Currently, the sport of pickleball uses what is known as “side out scoring.” In other words, you can only score a point on the pickleball court when you are serving.
To date, there has been some discussion in the pickleball world of changing the scoring structure to what is known as “rally scoring.” In rally scoring, a point is scored on every single rally—regardless of who serves the pickleball.
There are a few arguments for and against using rally scoring in pickleball. The arguments in favor of rally scoring generally include: (1) faster, more exciting games; (2) more predictable game times, which is important for marketing the sport for national broadcast and reaching a wider audience; (3) simpler or easier for a beginner or newbie to the sport to understand; (4) more accurate ratings of players because every point counts; and (5) better format for gambling, which some believe is important to continue to grow the sport.
The arguments against rally scoring generally include: (1) rally scoring alters the delicate balance between the serving team and the receiving team, so it may change the essence of the game and/or result in unfair outcomes; (2) many sports only permit you to score on “offense” (i.e., serving), so it could be confusing if a team can score a point when on “defense” (i.e., receiving); (3) it could be confusing to change the scoring system at this point in the sport’s evolution; (4) it favors the underdog by encouraging comebacks (assuming that side out scoring is used for the final point (as described below)); and (5) it takes away from and/or changes the strategy of pickleball (for instance, there may be less reason to stack on the pickleball court and, as a result, no reason to “unwind” the stack).
More research into scoring formats for the sport of pickleball is in the works. However, the effects of rally scoring may really be tested during certain Major League Pickleball events.
So, how does rally scoring work in pickleball?
There are a few ways to implement rally scoring. This pickleball blog will describe the format for rally scoring used at certain Major League Pickleball events.
- Determine which team will serve, receive, pick the end of the court, or defer using any fair method (e.g., pick a 1 or 2, coin flip, rock-paper-scissors, etc.).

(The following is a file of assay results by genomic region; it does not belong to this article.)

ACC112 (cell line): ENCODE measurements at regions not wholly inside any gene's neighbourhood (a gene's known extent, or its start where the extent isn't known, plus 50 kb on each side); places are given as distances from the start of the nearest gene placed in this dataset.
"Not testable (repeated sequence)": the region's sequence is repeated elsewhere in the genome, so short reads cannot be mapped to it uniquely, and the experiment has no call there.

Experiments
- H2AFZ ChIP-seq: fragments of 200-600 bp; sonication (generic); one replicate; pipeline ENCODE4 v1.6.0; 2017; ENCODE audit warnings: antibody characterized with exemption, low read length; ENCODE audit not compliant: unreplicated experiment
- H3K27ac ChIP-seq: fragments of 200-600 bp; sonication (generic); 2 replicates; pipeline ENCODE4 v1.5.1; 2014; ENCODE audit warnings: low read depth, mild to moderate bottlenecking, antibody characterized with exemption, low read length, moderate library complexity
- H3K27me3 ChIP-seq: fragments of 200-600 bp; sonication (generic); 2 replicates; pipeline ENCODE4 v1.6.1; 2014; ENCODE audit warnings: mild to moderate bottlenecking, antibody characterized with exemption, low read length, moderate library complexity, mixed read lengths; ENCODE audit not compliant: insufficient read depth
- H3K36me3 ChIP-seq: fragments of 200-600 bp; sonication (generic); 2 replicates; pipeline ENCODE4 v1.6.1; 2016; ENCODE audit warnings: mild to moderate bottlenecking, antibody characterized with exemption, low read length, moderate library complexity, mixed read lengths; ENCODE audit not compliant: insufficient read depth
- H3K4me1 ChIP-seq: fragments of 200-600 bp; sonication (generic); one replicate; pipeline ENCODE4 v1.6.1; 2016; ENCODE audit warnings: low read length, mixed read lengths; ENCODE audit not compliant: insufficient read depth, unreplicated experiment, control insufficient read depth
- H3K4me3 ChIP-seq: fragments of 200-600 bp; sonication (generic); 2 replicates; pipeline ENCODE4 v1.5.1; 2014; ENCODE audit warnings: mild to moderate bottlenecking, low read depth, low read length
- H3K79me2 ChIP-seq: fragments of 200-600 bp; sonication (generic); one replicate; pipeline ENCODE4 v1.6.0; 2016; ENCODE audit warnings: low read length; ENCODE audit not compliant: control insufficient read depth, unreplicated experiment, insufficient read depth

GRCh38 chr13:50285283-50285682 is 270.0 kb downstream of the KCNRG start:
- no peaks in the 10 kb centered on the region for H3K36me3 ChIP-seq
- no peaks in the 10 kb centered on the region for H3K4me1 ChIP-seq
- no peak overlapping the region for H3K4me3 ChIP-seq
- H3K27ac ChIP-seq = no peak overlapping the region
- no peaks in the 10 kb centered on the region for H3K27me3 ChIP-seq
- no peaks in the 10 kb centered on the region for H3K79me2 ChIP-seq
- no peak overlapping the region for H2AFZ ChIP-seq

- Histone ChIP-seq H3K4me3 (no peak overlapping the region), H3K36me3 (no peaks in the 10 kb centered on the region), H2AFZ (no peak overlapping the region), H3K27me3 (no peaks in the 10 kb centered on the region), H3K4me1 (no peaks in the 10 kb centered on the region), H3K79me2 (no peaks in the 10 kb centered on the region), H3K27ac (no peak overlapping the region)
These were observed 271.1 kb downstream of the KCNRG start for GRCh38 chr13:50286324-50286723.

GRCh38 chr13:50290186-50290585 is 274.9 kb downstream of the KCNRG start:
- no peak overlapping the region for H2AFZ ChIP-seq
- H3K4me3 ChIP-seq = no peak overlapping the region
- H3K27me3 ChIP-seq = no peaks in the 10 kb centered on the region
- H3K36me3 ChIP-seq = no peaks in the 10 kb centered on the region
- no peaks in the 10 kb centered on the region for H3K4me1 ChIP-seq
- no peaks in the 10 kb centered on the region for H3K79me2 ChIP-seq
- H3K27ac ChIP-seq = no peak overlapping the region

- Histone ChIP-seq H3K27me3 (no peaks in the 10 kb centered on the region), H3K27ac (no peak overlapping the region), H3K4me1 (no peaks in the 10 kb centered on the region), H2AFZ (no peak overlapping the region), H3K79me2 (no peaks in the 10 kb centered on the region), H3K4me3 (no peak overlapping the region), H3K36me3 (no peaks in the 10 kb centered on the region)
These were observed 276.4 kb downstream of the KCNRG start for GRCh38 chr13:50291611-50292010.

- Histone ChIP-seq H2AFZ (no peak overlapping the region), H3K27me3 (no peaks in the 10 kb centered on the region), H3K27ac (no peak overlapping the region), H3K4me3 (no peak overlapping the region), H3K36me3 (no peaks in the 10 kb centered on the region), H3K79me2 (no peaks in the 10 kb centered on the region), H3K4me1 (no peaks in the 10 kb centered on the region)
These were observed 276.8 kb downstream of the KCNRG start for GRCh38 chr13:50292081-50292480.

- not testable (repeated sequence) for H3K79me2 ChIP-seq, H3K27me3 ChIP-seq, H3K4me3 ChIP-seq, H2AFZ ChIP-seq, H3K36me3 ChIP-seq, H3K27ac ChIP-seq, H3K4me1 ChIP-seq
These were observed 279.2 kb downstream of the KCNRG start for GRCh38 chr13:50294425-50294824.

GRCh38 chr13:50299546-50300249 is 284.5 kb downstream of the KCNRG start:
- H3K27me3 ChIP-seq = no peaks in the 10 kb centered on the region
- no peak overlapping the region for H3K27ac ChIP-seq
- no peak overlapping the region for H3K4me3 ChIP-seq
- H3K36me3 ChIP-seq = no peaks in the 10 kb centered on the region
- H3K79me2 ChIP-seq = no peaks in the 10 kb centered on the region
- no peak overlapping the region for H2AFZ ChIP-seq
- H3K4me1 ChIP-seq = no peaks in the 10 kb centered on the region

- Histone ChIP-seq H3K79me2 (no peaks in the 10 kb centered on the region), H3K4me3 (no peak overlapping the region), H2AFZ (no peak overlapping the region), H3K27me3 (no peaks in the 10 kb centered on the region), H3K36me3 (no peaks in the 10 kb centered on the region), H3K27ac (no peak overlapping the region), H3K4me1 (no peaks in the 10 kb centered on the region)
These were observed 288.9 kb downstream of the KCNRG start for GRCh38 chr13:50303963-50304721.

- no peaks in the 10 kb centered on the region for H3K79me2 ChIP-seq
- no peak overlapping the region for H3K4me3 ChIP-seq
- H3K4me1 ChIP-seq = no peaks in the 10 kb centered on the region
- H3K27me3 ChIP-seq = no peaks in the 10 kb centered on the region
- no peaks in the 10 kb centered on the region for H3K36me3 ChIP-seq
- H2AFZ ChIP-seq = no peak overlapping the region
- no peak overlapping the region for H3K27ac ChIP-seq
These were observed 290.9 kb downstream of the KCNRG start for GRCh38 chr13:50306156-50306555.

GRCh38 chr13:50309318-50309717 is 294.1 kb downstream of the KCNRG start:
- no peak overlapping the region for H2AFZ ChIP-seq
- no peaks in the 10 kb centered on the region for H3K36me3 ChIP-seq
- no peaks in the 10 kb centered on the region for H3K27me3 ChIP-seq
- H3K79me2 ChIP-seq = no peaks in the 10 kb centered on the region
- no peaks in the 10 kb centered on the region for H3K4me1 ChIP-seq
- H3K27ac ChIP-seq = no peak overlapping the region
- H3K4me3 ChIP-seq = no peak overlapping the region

- Each partner on a team determines which side of the pickleball court (the left side or the right side) to start on. Then, each partner remains on those respective sides throughout the entire game. (However, a team may switch sides of the pickleball court on a time out or end change.)
- The team that serves first will start the game. The player on the right-hand side of the court will serve first (serving crosscourt).
- If the serving team wins the rally, then they will win a point and continue to serve. However, the partner on the left-hand side of the court will serve (but, remember, the players will stay on their respective sides of the court). The serve alternates between the players on the left- and right-hand side of the court (without the players changing positions) until they lose a rally.
- If the serving team loses the rally, then the receiving team will win a point and the receiving team will win the serve. To note, there is no second server (so the score will only be two numbers—the serving team score and the receiving team score—and there will be no third number for the server number).
- Which player will serve on a team is determined by the score of the serving team. If the score is even, then the player on the right-hand side of the court will serve. If the score is odd, then the player on the left-hand side of the court will serve. So, for example, if the score is 0-0, and the receiving team wins the rally, then the receiving team will win a point and the right to serve. The score will now be 1-0, so the player on the left-side of the receiving team will serve next.
- The teams will change ends of the pickleball court when a team reaches 11 points.
- The first team to 21 points wins (win by 2 points). However, points after the 20th point may only be scored on the serve.
- Again, players will remain on their respective sides (the left side and the right side) for the entire game, unless there is a time out or an end change (in which case the players on a team could change sides). A point is scored on every rally, regardless of who has served (except the final point, which the final point may only be won when serving). Whichever team wins the rally, wins a point. If the serving team wins the point, then the players alternate serves until they lose a rally/point. Then, the serve goes to the receiving team, and the player that serves will be based on the serving team’s score. The final point (or points after the 20th point) may only be scored on the serve. First team to 21 points wins (win by 2 points)!